// normalize IE bug (http://bugs.jquery.com/ticket/1450)
      status = status == 1223 ? 204 : status;

      callback(status, response, headersString);
      $browser.$$completeOutstandingRequest(angular.noop);
    }
    var pmHandler = function (method, url, post, callback, headers, timeout, withCredentials) {
      var win =  $('[name="' + getHostName(url) + '"]')[0].id ;
      console.log('ie postMessage for url : ' + url);
      console.log( 'iframe window ' + win);
      pm({
        target: window.frames[win],
        type: 'xhrRequest',
        data: {
          headers: headers,
          method: method,
          data: post,
          url: url
        },
        success: function (respObj) {
          completeRequest(callback, 200, respObj.responseText, 'Content-Type: ' + respObj.contentType);
        },
        error: function (data) {
          completeRequest(callback, 500, 'Error', 'Content-Type: text/plain');
        }
      });
    }
    return function (method, url, post, callback, headers, timeout, withCredentials) {
      $browser.$$incOutstandingRequestCount();
      url = url || $browser.url();

      if (isLocalCall(url) ) {
        xhr(method, url, post, callback, headers, timeout, withCredentials);
      } else {
        pmHandler(method, url, post, callback, headers, timeout, withCredentials);
      }
      if (timeout > 0) {
        $browserDefer(function () {
          status = -1;
          xdr.abort();
        }, timeout);
      }
    }

  }
};

The entire IE CORS solution is base on postMessage.js , and it uses an invisible iframe to make XmlHttpRequest to another server. So we have to setup an iframe in the body

angular_ie_cors_iframe

As indicated above, we are expecting the remote server to receive the request via the ClientProxy page. We will have to setup the page later.

Next step is to make sure the js files are loaded properly. Due to the way how it is injected into Angular, be sure to load angular.ieCors.js prior to angular.js

<script src="/Scripts/jquery-1.10.2.js"></script>
<script src="/Scripts/postMessage.js"></script>
<script src="/Scripts/angular.ieCors.js"></script>
<script src="/Scripts/angular.js"></script>

Now let’s switch our focus to the ClientProxy page, which is hosted on the remote server where the resources are (html templates, api, etc). In order for CORS to work, the resource server must reply with the access-control origin headers. “*”, a wildcard origin, should be used with cautious. These headers basically tell client browser to enable CORS for the http requests.

Access-Control-Allow-Headers:Accept, Content-MD5, Content-Type, X-Requested-With
Access-Control-Allow-methods:POST, GET, OPTIONS, PUT, DELETE
Access-Control-Allow-Origin:*
Access-Control-Max-Age:1728000

Here’s the code for ClientProxy


<!DOCTYPE html>
<html>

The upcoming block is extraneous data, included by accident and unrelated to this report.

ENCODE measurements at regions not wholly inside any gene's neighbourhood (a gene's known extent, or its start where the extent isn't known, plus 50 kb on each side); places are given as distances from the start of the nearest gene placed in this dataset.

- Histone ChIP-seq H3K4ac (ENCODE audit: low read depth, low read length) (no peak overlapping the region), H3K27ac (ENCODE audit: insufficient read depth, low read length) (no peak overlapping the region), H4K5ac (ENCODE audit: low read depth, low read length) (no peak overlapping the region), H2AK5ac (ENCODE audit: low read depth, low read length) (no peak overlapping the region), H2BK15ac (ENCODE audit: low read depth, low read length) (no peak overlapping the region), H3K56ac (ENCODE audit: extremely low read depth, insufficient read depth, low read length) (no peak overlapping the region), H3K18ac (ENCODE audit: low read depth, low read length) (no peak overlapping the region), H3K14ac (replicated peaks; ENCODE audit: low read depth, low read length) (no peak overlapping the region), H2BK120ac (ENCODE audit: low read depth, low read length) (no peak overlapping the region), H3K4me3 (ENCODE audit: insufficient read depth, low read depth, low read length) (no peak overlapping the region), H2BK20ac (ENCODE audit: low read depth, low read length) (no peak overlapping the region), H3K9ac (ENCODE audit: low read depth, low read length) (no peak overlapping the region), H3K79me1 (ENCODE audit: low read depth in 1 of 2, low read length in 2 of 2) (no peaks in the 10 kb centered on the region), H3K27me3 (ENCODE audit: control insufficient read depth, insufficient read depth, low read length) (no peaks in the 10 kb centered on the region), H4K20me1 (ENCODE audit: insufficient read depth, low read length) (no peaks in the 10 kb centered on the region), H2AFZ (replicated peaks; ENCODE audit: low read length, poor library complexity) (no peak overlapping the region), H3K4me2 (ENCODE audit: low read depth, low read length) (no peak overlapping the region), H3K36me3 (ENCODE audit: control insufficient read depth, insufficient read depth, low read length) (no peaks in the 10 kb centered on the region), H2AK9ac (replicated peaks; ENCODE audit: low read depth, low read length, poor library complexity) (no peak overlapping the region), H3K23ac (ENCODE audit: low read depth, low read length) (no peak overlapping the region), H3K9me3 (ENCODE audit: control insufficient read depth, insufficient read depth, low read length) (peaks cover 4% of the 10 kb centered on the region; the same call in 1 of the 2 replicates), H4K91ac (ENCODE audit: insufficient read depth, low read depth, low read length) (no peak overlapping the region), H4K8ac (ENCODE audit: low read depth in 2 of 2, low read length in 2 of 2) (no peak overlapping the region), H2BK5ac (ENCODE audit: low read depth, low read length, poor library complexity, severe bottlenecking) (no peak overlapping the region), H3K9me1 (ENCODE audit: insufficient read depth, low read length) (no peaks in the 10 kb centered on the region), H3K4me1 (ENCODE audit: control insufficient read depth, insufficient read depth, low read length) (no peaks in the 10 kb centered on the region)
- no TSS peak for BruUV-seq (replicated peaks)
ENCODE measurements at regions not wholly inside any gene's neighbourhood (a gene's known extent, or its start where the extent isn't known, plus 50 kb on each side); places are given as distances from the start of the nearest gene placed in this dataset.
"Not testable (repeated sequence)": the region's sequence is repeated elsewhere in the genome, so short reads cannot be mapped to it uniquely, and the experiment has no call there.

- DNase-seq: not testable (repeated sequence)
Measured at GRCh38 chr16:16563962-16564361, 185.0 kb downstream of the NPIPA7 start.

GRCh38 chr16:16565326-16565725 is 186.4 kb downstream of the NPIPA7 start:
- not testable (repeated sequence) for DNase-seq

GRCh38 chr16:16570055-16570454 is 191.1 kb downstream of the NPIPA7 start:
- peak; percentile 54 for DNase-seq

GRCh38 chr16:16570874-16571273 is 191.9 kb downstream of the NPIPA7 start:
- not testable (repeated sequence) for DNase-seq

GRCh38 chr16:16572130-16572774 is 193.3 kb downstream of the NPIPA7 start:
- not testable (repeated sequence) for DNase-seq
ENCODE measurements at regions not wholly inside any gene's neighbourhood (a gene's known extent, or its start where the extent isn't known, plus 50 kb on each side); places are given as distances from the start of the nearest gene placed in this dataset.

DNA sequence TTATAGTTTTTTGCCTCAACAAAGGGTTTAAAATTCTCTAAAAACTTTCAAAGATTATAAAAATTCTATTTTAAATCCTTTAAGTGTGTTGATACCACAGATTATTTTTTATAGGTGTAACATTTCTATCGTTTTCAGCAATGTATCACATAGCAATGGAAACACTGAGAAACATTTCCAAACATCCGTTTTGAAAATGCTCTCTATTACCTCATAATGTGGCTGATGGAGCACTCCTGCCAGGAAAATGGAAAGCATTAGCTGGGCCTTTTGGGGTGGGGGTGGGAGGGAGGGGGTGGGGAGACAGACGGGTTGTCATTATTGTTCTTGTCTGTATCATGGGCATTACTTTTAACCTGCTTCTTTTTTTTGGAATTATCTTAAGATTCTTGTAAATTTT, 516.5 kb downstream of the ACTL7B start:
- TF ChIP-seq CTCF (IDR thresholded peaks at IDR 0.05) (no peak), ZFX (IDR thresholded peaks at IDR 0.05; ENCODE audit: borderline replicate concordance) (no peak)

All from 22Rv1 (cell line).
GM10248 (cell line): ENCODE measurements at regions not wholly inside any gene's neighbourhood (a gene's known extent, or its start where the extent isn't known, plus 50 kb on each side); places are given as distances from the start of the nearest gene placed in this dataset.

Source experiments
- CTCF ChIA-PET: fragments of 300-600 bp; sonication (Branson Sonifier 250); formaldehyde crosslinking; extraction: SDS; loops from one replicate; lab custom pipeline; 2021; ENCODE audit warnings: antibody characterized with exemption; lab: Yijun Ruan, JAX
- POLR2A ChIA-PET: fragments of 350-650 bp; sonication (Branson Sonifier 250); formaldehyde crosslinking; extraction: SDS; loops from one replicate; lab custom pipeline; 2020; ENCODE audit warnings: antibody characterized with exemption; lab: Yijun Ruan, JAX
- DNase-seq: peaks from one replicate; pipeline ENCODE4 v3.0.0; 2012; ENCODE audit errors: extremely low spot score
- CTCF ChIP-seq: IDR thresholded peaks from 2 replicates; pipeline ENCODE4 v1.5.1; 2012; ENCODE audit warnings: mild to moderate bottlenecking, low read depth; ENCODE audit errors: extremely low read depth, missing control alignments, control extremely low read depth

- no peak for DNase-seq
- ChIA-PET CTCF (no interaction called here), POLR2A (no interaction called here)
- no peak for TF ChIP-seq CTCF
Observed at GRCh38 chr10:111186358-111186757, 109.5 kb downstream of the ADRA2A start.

<head>
<title></title>
<script src="/Scripts/jquery-1.10.2.js"></script>
<script src="/Scripts/postMessage.js"></script>
<script type="text/javascript">
  (function () {
    pm.bind("xhrRequest", function (data) {
      console.log(JSON.stringify(data));
      
      if (data && data.url) {
        var ret = $.ajax({
          type: data.method,
          url: data.url,
          headers: data.headers,
          data: data.data,  //forgot to include the body
          async: false
        });
        return {
          responseText: ret.responseText,
          contentType: ret.getResponseHeader("Content-Type")
        };
      }
      return '';
    });

  })();

</script>
</head>
<body style="color:#3e3e3e">
  This page is intentionally left blank
</body>
</html>


That’s pretty much it. The final point I should make is that jQuery has stopped supporting IE8/9 with v2.0; it maybe good to stick with v1.10.2

Load javascript files dynamically with jQuery getScript and promise

In my current project, I need to load set of javascript files dynamically and sequentially. To my surprise that I can’t find a decent solution on the net. End up creating my own jquery plugin to load the javascript files.

The following sample code, scriptLoader, was built with jQuery getScript and promise.

 

(function ($) {
    jQuery.fn.extend({
        scriptLoader: function (scripts) {
                var chain = $.Deferred();
                chain.resolve();
                scripts.forEach(function (script, index, array) {
                    chain = chain.then(function () {
                        return $.getScript(script, function (data, status) {
                            console.info('Loaded: ' + status + ' - '  + script);
                        });
                    });
                });
                chain.then(function () {
                    console.info('scriptLoader completed');
                });
                return chain.promise();
        }
    });
})(jQuery);

 

Here’s an example on using the scriptLoader. It’s pretty simple and straightforward


<script >
  var scripts = [
    'Scripts/ui-bootstrap-tpls-0.4.0.js',
    'Scripts/controllers/controllers.MainController.js',
    'Scripts/controllers/controllers.PrettyController.js',
    'Scripts/services/services.dataService.js',
  ];

  $(document).scriptLoader(scripts)
    .then(function () {
      angular.element(document).ready(function () {
      angular.bootstrap($('#angularContainer'), ['angularApp']);
    });
  });
 </script>